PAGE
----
He now uses it daily and has become very proficient at CW once again. He wrote to me to advertise CW.com and to say even if you are not licenced you can still chat in CW via the internet and of course it's an excellent way to learn Morse Code without the pressure of being on air so to speak!
You can send and receive at your pace and have fun in the process. For my particular CW it's excellent because I can go at my speed and I can practise receiving without any pressure I always feel when transmitting on air (this is entirely down to my head and the stroke I had back in 2015!)
If you need to practise why not give it a try and see what you think .
Tuesday, November 8, 2016
I know through experience that it is the owners who have the knowledge about these rigs so I'm trying to bring some together so we can discus the pros and cons of owning this transceiver.
Or even if you don't own one but would like to be involved please join us!
Come to the FTDX9000 forum
73s - M0AUW
Thursday, November 3, 2016
A while back when feeling more adventurous, I had built one and tested it, but I couldn't keep it hoisted up together with the W3DZZ as members of the "family" were not amused!
But now having the extra land has opened up my selection and somewhere within our new paddock will be an area devoted to my antenna testing with I might add full approval!
Digging out the old antenna from my shed I realised and remembered I had literally only tested it for a few days and then put it away. So really it needed retesting again to make sure everything was working OK.
Consisting of 24.99 metres of wire with two traps, I seem to remember this was a reasonable antenna that was pretty well matching the W3DZZ, but for either sentimental reasons or something else I left the W3DZZ up rather than this antenna. I can't for the life of me remember where I got the original idea from, but it must have been from the web somewhere. So I will continue to search and maybe get lucky to show the original plans.
Friday, October 21, 2016
All I have left now is my trusty K2, a Tokyo ATU and my OHR-100A QRP 5 watt transceiver together with 3 RockMites and the FTDX9000MP. All other bits and pieces are now going towards financing the Yaesu. Actually I need a good clear-out, so this is just the excuse I need.
I'm continuing to learn more about the FT9000, I've just ordered a 64Mb memory card for the recording of voice and CW. I'm also at the stage of working out what exactly I can get on the Monitor. Looking in more detail you can actually set up an internal log book with maps of contacts. You can set up times around the world and if you have one, set up a rotator with all directions of the compass! But as things progress I will no doubt begin to understand more that's available to me.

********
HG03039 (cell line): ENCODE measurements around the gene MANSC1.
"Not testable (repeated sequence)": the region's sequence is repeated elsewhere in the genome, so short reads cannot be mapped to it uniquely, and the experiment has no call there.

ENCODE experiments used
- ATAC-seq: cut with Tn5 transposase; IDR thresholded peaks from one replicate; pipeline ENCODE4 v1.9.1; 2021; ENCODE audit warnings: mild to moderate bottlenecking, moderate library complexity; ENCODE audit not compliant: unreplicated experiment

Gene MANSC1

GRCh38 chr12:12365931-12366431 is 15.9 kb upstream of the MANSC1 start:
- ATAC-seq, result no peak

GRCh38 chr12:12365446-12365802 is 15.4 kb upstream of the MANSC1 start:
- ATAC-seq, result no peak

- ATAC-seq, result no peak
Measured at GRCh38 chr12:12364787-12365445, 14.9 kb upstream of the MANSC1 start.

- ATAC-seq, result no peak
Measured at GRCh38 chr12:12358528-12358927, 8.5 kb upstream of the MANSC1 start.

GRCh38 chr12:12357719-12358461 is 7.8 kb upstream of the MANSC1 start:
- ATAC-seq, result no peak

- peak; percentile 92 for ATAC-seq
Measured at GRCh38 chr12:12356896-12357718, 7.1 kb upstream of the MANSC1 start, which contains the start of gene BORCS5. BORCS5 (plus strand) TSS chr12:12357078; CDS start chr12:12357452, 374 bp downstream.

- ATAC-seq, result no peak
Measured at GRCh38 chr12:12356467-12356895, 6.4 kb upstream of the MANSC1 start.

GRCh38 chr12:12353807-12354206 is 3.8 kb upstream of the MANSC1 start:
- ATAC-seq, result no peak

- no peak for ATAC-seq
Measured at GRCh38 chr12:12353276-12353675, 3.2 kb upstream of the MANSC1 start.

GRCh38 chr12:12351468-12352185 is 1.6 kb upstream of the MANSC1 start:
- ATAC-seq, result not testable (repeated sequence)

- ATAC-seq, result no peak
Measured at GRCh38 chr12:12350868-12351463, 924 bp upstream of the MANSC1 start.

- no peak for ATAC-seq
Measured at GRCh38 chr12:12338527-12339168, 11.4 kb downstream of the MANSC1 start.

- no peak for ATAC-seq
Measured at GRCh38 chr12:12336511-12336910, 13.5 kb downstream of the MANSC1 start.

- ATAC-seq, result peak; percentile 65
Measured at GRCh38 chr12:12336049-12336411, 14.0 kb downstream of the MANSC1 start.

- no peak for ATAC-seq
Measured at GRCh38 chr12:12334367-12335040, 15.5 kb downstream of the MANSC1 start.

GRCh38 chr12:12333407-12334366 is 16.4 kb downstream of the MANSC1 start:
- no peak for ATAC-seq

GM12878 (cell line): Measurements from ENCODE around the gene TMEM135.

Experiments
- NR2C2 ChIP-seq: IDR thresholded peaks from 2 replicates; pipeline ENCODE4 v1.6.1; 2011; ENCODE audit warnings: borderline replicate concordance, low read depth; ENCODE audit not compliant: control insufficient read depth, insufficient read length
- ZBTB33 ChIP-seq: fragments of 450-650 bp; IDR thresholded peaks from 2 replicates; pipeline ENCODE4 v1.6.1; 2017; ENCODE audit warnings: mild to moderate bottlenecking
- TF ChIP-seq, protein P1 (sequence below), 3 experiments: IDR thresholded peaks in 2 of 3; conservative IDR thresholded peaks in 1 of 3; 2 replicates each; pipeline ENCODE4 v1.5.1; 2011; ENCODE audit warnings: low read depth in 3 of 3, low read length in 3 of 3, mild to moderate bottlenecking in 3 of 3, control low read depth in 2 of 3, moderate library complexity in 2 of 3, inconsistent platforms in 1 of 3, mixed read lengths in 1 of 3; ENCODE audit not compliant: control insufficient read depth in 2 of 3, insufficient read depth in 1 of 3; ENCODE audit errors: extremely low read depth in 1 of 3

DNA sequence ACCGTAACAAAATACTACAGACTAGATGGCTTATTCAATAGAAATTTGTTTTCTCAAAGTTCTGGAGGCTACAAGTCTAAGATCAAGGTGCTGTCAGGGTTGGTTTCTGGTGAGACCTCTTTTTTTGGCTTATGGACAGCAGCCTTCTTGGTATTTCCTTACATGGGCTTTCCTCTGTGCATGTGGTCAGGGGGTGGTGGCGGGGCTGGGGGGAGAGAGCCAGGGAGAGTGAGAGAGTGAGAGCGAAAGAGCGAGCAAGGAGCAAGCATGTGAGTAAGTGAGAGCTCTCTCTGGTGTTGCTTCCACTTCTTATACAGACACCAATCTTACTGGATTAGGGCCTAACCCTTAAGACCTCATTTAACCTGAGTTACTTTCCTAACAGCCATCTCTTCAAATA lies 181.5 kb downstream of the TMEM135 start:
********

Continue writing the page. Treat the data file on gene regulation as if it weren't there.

Contact wise has been interesting, I tried my first SSB QSO the other day with a chat to a ham in Texas, who gave me a 59 at 300 watts which wasn't bad considering the conditions and with CW I had another QRP contact from a German station who was only using 0.5 watts from Leipzig. The receive capability is just amazing, you can pick out these QRP stations quite easily and no one else seems to be able to hear them!
Tuesday, October 18, 2016
I also have a bencher and a Kent paddle key that I try to use fairly often, but my paddle skills are still not the best and I seem to have good days and bad.
Another key I have is a Begali Spark straight key which is very nice (so it should be for the price)! Very smooth to operate and a nice light feel to it, although its quite heavy so there is no need to lock it down when in use, unlike the Czech keys.
I've been using this with the FTDX9000, the light touch with the ability to easily alter the spring or the gap is very useful when replying to different operators. I don't know if I'm the only one doing this, but I adjust my keys, quite often depending on what mood I'm in, if I'm tired and want to key a slow QSO I open the gap and tighten the spring so I have to work a bit, or I go the other way if I'm with it and wide awake to speed things up. Does anybody else do this or is it just me?
My speed is still quite slow, around 14/15 words per minute, the other thing I find which maybe because I'm get older and hopefully wiser, is you don't have to speed along. A lot of CW operators tend to send faster than they can be understood, their spacing is wrong or each letter becomes one great long word. Simply because they are sending faster than they actually capable of.
That's quite a statement I know, but I think its true. Just because you can understand 18/20 wpm doesn't mean you can send correctly at 18/20 wpm and boy can you hear it sometimes. But other skilled operators, it is true music to your ears, precise timing, the right spacing, makes all the difference.
Of course you get used to different types of code being sent, but you know when you can hear good CW. It can be fast, but you can understand it and it makes all the difference.
It's interesting that I used to be around 18, but I've slowed since my stroke, I've lost the capability to memorize the conversation so I have to write most of it down. BNC, Brain Not Correlated any more! Still the old adage is practise practise and I certainly intend to do as much as I can so the speed should eventually pick back up!